Wednesday, July 27, 2016

NASCAR Questions Entering Pocono

Forty years ago Pocono International Raceway hosted one of the most exciting races in NASCAR's pivotal 1976 season. Barney Hall, Marvin Panch, Chris Economaki, Jack Arute, Tom Kecke, and Bill Connell are the announcers. Richard Petty, David Pearson, Cale Yarborough, Bobby Allison, Buddy Baker, Benny Parsons, Lennie Pond, and Darrell Waltrip are the primary competitors in this race.


NASCAR enters Pocono amid one of the most discouraging weekends in recent memory, as Kyle Busch's annihilation of the Brickyard 400 weekend - involving both the 250 and 400, for a combined four-race sweep spanning 2015 and 2016 - was as one-sided as the World 600 slaughter by Martin Truex, and it served as starting point of widespread musings about the mediocre crowd, the poor quality of the racing, and the state of NASCAR in general. It's worth asking some questions -












The universal loss of confidence in NASCAR at Indianapolis stems from NASCAR's inability to see fighting for the lead as seen in the very first Brickyard 400


Is the Brickyard 400 no longer worth having?
- No, it absolutely is worth having.  NASCAR is a superspeedway league; even in its earliest years NASCAR's premier events were its big track races and the superspeedways have been the most competitive races in stock car annals.   That the crowds have plummeted is undeniable; that this loss of popularity is sport-wide is also undeniable.  NASCAR has the problem of making the entire sport worth watching again.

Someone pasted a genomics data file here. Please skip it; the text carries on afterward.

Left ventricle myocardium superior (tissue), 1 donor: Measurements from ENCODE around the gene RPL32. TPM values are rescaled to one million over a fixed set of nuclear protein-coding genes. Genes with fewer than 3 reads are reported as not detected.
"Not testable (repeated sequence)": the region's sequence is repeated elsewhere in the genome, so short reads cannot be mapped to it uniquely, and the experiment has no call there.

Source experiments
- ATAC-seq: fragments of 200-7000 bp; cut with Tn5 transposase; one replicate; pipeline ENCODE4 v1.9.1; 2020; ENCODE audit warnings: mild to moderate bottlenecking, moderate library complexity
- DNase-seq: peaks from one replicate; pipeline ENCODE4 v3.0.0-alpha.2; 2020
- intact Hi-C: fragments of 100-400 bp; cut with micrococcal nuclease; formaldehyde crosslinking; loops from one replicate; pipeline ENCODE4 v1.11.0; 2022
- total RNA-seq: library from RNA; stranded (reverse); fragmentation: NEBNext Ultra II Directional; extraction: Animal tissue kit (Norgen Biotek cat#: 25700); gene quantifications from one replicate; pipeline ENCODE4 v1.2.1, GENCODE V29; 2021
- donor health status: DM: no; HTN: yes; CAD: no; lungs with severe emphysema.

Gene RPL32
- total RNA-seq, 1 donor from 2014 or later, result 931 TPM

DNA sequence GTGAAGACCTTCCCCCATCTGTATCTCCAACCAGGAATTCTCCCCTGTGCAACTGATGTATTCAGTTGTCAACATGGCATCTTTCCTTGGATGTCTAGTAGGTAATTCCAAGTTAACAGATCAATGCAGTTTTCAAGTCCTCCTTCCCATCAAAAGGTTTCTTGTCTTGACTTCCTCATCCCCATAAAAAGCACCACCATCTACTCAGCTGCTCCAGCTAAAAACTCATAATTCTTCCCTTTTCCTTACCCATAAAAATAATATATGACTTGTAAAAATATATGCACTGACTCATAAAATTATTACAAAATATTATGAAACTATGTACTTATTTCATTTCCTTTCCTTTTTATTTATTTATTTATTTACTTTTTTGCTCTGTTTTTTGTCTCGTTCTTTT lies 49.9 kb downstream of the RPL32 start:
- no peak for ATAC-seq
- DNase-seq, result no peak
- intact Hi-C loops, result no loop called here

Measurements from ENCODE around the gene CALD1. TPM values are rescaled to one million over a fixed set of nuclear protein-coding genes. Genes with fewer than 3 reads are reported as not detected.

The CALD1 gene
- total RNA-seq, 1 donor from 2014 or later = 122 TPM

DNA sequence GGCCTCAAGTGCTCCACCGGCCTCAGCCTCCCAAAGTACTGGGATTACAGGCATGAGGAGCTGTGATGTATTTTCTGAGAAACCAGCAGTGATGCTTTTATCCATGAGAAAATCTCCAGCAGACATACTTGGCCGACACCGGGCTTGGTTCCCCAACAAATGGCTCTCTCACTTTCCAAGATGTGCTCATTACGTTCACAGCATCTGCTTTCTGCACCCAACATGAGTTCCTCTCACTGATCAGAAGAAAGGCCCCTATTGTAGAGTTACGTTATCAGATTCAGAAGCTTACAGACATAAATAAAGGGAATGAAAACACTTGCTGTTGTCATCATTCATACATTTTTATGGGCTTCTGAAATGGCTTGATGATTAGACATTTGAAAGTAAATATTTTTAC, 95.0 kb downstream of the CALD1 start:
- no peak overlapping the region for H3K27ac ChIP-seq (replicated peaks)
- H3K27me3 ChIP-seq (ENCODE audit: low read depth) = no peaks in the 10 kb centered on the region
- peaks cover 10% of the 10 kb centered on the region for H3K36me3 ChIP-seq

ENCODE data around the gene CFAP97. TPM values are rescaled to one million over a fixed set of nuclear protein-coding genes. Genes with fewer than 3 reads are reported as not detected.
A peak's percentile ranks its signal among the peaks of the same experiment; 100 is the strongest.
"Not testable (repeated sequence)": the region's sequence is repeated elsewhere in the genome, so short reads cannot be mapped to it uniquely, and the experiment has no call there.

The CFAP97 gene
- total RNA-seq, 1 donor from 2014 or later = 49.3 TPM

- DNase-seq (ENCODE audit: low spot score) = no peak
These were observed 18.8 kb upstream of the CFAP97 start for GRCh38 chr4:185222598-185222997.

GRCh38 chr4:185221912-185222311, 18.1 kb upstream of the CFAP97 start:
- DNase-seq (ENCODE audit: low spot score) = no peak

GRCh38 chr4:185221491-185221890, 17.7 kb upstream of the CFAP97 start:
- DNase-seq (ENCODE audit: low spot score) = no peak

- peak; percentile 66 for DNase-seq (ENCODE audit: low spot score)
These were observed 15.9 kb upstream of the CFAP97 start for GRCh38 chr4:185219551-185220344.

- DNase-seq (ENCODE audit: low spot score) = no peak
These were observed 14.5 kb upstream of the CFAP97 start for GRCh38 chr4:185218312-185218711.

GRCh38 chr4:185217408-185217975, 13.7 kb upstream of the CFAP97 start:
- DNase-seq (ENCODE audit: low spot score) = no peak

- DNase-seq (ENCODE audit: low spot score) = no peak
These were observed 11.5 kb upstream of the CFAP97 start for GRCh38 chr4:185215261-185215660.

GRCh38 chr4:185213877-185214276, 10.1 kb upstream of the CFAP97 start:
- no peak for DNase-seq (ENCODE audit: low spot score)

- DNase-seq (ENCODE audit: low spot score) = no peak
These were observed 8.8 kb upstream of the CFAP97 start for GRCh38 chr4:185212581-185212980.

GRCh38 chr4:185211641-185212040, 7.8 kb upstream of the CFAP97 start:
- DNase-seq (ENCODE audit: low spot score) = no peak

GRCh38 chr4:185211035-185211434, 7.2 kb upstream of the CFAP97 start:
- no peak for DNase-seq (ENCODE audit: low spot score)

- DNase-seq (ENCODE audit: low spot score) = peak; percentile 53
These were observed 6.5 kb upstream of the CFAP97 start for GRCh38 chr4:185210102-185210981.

Has NASCAR's downforce experiment failed? - Yes, an unqualified yes. And it's a result those who remember the 1998 5&5 Rule, its resuscitation under John Darby after the 2003 season, and the Car Of Tomorrow could all see coming. Inability to pass doesn't stem from downforce, it stems from lack of downforce, too much horsepower, and too little tire.


So what is the real problem with inability to pass?  -  It is the combination of too much horsepower, no generation of drafting effect (an issue that can solve itself by improving downforce), and too little grip - by this it is the mixture of downforce and tire.  NASCAR increased downforce for two races in 2015 - really the first time they've ever embraced high downforce - but did nothing to horsepower or the tire.  On this score Larry McReynolds, who has claimed "We've tried every combination of cars and aero packages under the stars" for the Brickyard and elsewhere, is quite mistaken, less on downforce than the combination involved.

NASCAR has attacked the downforce issue piecemeal, and from the completely wrong angle; it has consistently tried to quash downforce and has never addressed tire or horsepower, except in perfunctory manner via a minor reduction via tapered spacer from 850 to 725 in 2015 - and by now I'd be surprised if the teams hadn't long ago regained what little horsepower they lost.